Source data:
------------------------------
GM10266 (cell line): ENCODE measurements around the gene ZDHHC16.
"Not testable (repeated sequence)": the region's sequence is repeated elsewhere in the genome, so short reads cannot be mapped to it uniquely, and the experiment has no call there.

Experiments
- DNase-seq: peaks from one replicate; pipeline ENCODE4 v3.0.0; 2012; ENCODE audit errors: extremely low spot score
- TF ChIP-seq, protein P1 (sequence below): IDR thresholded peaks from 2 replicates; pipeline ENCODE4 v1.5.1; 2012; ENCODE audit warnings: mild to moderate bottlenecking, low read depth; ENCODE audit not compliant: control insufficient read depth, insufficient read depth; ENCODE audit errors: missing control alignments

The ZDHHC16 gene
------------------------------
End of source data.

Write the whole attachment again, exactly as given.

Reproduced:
GM10266 (cell line): ENCODE measurements around the gene ZDHHC16.
"Not testable (repeated sequence)": the region's sequence is repeated elsewhere in the genome, so short reads cannot be mapped to it uniquely, and the experiment has no call there.

Experiments
- DNase-seq: peaks from one replicate; pipeline ENCODE4 v3.0.0; 2012; ENCODE audit errors: extremely low spot score
- TF ChIP-seq, protein P1 (sequence below): IDR thresholded peaks from 2 replicates; pipeline ENCODE4 v1.5.1; 2012; ENCODE audit warnings: mild to moderate bottlenecking, low read depth; ENCODE audit not compliant: control insufficient read depth, insufficient read depth; ENCODE audit errors: missing control alignments

The ZDHHC16 gene